In any case, a lot of people have asked about the artwork and about the technique that I’m using in my artwork. A lot of people are like, “What are these?” and “What is a light painting?” 

So, just to get started, I’m going to explain a little bit about the art itself. You can see throughout the entire body of work, the light paintings, which are all in camera exposures. They’re not done digitally, for example, with some special effects program, it’s actually in my camera as a double exposure. I’ve been working and pretty much practicing photography my whole life – since I was thirteen. 

Man Ray invented light painting in 1937. As you can see throughout the exhibition light painting has become a passion of mine because I feel like you can evoke a lot of emotion and energy with the technique. I work with a lot of dancers in my artwork because I love the combination of the energy of the human spirit captured with the light and the emotion of the movement. 

Indira Cesarine’s LUMIÈRE Artwork, courtesy of the artist

I also incorporate a lot of body painting. There are two things behind the body painting. Number one, I love the symbolism of all these incredible vines that reference Mother Nature, and the spiral, which is one of the earliest pagan symbols that is about transmitting energy. Interestingly, the spiral is also in DNA molecules and whirlpools, all these different forces of nature, and it’s a symbol of energy. The body painting [in my artwork] progressed because of censorship online. That’s something that a lot of people don’t think about, but I found that the majority of my artwork I couldn’t post on social media because it would get taken down straight away because I photograph female nudes. I decided that I had to figure out a way where I could share my work, where people could see it, and where I could incorporate elements of my beliefs and the representations that I want to see in my work while at the same time being able to post it online.

So I started incorporating body painting. I do a lot of the body painting myself. I also collaborate with makeup artists who sometimes help me with this. It’s become a big part of the symbolism in my work. One thing I realized as I started working on this whole series and the NFT artwork, with all the spirals, is that a lot of the references that you are seeing in the body painting are references I’ve had in my artwork my entire life, and I didn’t even realize it.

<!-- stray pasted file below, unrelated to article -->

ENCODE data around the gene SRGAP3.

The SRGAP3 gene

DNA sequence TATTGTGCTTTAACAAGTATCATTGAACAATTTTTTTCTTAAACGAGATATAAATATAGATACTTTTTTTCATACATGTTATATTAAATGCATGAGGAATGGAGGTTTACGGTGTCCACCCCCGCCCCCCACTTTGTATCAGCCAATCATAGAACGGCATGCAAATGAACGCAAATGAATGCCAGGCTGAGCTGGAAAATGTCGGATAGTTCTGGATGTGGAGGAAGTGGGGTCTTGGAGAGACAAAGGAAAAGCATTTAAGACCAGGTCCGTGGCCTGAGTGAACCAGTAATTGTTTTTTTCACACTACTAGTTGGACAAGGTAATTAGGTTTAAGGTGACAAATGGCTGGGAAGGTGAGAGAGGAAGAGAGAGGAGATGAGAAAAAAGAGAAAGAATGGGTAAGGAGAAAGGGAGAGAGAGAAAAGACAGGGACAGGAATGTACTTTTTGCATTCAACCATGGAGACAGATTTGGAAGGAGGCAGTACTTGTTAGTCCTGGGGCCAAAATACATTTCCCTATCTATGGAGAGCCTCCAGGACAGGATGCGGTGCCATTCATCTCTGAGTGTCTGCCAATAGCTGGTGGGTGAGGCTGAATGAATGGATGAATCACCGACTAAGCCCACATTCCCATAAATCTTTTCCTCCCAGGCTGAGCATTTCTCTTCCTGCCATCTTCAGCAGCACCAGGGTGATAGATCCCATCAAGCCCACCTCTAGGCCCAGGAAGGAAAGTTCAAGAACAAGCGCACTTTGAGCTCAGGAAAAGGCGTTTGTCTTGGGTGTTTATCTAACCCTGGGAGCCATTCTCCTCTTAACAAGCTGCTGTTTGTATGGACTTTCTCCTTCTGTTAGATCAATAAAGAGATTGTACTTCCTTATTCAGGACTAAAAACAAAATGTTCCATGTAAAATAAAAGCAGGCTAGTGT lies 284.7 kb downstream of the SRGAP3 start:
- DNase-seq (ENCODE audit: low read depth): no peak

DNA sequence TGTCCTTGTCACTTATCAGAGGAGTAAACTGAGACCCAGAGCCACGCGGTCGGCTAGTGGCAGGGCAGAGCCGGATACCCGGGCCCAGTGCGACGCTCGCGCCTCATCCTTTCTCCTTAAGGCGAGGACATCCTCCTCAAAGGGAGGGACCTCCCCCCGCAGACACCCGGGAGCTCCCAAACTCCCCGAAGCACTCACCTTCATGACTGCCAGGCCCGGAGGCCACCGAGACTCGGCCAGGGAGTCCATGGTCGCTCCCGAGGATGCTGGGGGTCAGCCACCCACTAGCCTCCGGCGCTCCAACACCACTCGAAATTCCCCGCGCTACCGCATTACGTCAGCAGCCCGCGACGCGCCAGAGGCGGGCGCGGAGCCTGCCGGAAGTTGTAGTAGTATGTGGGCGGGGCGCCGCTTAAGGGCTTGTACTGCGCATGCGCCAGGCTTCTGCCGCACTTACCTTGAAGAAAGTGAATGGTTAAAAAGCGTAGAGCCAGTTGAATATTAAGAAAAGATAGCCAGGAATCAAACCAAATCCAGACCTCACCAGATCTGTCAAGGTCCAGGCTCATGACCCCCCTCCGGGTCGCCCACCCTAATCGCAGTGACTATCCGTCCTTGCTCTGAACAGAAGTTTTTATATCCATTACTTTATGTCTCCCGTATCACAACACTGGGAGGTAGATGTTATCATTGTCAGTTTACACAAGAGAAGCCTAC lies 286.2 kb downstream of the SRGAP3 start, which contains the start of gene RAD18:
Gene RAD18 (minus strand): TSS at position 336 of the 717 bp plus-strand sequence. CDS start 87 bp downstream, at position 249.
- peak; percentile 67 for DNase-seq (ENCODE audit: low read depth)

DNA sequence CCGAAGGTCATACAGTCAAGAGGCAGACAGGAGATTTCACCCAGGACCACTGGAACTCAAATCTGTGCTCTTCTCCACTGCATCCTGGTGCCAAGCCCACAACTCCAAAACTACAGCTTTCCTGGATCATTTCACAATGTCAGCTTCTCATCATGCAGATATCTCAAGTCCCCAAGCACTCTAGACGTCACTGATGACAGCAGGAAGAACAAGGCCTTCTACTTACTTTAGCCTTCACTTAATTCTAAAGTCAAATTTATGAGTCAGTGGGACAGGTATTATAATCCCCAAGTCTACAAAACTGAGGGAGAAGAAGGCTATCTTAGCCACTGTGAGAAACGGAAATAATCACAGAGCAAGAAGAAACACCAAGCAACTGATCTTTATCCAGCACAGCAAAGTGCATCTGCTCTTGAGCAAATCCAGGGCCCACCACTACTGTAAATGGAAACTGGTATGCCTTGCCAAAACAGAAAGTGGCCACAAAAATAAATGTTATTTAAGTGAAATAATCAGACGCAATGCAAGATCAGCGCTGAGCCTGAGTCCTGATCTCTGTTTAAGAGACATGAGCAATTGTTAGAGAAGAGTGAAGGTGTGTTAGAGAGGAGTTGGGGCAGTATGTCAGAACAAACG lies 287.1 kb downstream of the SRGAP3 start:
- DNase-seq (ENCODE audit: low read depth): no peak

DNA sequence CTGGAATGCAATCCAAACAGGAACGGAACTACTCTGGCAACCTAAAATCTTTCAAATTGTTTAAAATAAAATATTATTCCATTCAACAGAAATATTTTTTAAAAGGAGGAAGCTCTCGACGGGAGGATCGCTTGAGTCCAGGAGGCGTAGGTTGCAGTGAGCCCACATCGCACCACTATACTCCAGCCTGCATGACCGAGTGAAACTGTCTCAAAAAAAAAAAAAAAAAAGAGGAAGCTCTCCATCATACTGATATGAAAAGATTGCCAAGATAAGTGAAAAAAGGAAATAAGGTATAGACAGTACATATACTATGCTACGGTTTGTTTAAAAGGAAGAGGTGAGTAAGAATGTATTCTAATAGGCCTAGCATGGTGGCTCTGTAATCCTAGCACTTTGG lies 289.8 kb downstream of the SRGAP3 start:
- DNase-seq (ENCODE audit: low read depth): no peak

I was just repeating these motifs. I realized that they have a lot of personal meaning and that I was trying to say something [with the symbolism] for a long time. It was all kind of coming together and came out with the light paintings – which I have now also turned into a wearable art collection. (clapping) 

I’m excited about that, all the bags, dresses, and jumpsuits you see. I turn my light paintings into an abstract pattern that I can photo print on fabric, so everyone can be a work of wearable art.

Indira Cesarine with White Wave Dance Company wearing the “Lumière” Collection: Ellie Swainhart, Mark Willis, Blue Richardson, Madeline Dwyer (Photography by Memry for BFA)

Speaking to the NFTs, it was such a huge transition to turn my photographs into NFTs. Initially, Jessica and I talked about it and we were just going to do the photographs as NFTs. Then I started playing around and animating the light paintings. Before you know it, I had an entire collection of animated NFTs that completely changed and transformed the whole direction of the work and brought it to life. Look at the way they breathe! I see my NFT light paintings as if they are breathing.